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What To Do When You Feel Like A Big Fat Failure in Writing…and Life…

September 29, 2016


Failure and I are intimately acquainted.

I’m a Virgo. To people who don’t know the horoscope, it’s a difficult sign. We’re not like the fiery hot Scorpio, or the flowy Aquarius, or the Aries leader. Nope. I’m a follower. A perfectionist. A people pleaser.

And I despise failure of all types in my life.

I remember being terrified of failing in my youth. If a teacher called on me, I’d be paralyzed in my chair, shaking in fear at the idea I could answer wrong. To me, being wrong equaled death. It equaled embarrassment and humiliation. To be wrong was to FAIL.

It got worse as I aged. As a teen, I remember I had a terrible crush on a guy in my math class. I had arranged for my friend to talk to his friend to find out if maybe he kind of liked me and wanted to ask me to the school dance. It took me forever to get to that point, and I remember waiting for my friend to call and give me the final verdict. I squirmed with discomfort but felt proud of myself for trying. When she called and let me know gently that the guy didn’t like me, I was devastated. I think I went to bed for days. All I could think of is how ugly and stupid and dumb I was because he didn’t like me.

All I could think of is how I was a big fat failure.

There was no other task master harder than me. I held myself accountable for success in school, work, friendship, love, etc. It was a difficult road to follow, and eventually, I ended up having a type of a nervous breakdown until I turned to yoga and meditation and found myself chanting on top of a mountain seeking peace for my soul.

But that’s another story.

Back to failure. The only thing that never made sense was how I dealt with failing in my writing career. When I received my first writing rejection, I was stung but refused to quit. Maybe it was the challenge. Maybe it was because writing was the only true passion and joy in my life and I needed it to live. For whatever reason, I was hard on myself with the rejections but I just worked harder to succeed. Along the way, the rejections almost crippled me, but I was like a damn dog with a bone and refused to settle until my books were published.

It took me over twenty years to actually succeed where I could quit my day job and write full time to support myself. And I’m not going to lie. It felt damn good. Success was a heady pill, and I swallowed it whole and gorged unapologetically.

Eventually, as humans do, it wasn’t enough. I needed to reach the next goal and touch the next brass ring. The market changed and got saturated. Sales fumbled. Royalty checks decreased. We needed to work harder to issue more books, and work smarter for discoverability. With all the choices in the world and unlimited potential, many stumbled because when the blank page and endless possibilities is in front of us, it’s scary as hell.

My failures kept on coming. When I found myself weeping hysterically one night in bed because I hadn’t hit the NYT list and felt like a mockery of the author everyone believed I was, I realized I couldn’t do this to myself any longer.

Somehow, I needed to become friends with failure. I needed to embrace it, take it deep, and transform it into an element I could live with on a daily basis. I was so tired of fighting those dark feelings. No one else was putting such expectations and punishment on myself except…myself.

We all have hot buttons we need to work on in life. One of mine is the voice that murmurs consistently that I have FAILED. So, I began to take apart what failure means in life and to me. Sometimes to make peace, you need to dismantle it to see how it works. Here’s my list:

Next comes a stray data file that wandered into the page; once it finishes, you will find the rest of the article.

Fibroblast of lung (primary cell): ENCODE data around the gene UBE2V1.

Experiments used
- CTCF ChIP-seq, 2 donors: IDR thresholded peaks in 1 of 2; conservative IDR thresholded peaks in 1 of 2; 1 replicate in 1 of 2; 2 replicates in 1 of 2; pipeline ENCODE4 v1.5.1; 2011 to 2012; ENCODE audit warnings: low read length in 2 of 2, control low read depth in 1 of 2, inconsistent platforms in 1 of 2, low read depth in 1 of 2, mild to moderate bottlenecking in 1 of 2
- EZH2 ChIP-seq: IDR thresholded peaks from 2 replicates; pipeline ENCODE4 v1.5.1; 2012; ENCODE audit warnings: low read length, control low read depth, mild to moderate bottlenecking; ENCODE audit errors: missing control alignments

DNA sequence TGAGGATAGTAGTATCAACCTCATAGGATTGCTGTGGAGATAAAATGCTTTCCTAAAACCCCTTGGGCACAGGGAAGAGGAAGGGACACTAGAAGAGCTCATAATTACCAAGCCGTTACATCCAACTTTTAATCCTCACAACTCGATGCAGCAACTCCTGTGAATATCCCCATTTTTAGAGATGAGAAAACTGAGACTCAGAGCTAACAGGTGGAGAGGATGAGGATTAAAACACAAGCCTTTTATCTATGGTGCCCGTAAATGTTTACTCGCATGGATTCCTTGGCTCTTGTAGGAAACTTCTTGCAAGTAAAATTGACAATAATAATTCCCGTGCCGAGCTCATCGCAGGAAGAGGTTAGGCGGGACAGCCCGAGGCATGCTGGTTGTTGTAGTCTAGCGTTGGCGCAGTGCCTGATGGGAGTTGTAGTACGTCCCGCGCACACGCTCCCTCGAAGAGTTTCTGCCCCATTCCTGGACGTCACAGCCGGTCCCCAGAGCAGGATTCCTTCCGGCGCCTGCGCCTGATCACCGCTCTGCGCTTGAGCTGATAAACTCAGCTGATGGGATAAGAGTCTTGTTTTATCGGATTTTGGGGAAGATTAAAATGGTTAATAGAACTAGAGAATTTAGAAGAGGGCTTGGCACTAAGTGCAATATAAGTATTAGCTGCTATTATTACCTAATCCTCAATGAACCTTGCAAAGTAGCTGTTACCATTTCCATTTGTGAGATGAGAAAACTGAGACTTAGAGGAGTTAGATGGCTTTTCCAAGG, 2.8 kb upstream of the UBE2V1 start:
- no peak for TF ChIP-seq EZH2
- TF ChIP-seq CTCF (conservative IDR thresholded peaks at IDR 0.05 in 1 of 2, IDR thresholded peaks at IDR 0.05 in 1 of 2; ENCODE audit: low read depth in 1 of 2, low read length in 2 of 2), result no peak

Failure says you tried something. Usually, it’s something that is terrifying. Which means…

Failure says you’re brave. Not fearless. Brave. Big difference.

Failure says you’ve grown. You grow more with failure than success. Success is easy. Failure is hard. You need to reach deep and figure out what went wrong and what you’re going to do about it. You need to make peace with it, get stronger, and move forward.

Failure says you’re human. You’re not supposed to get it right all the time. Failing leads to hidden opportunities you cannot see at the moment, but makes sense in the future. Not getting one job means a better one may be meant for you down the road. I’ve told my boys the most important thing they can do in this life for themselves is try as hard as they can. Whatever fallout happens, they’ll be able to live with.

Failure says you’re interesting. I like to write about characters who have failed in many aspects of their life because they jump off the page. Who’d want to read about a hero or heroine who had an easy life, made all the right decisions, and is pretty much satisfied with their lot in life every day?

Umm, not me. I’ll pass.

Failure says you’re learning. Figuring out what works and what doesn’t. Figuring out if it’s something you can live with or not.

Failure lurks around every hidden corner. Bad reviews, not making a list, rejections, not making enough money, not getting the job, being wrong in school, getting your heart broken, being told no, not getting picked for a team or promotion, the list is endless.

When I feel helpless under the crippling defeat of failure, I remember all these things. I remember how important failure is in life. It’s part of the yin/yang of the universe – pain/pleasure, light/dark, and joy/sadness. You simply cannot have one without the other.

After a failure there is finally space to breathe. To re-set. To take account of what your life is, where you are, where you want to be. To accept who you are.

And to treasure the successes with more fragility and gratitude.

I look at my beloved sons and see a future before them I hope is filled with all types of failures, because within each distinct failure is the seed of all things raw and hard and painfully, exotically beautiful.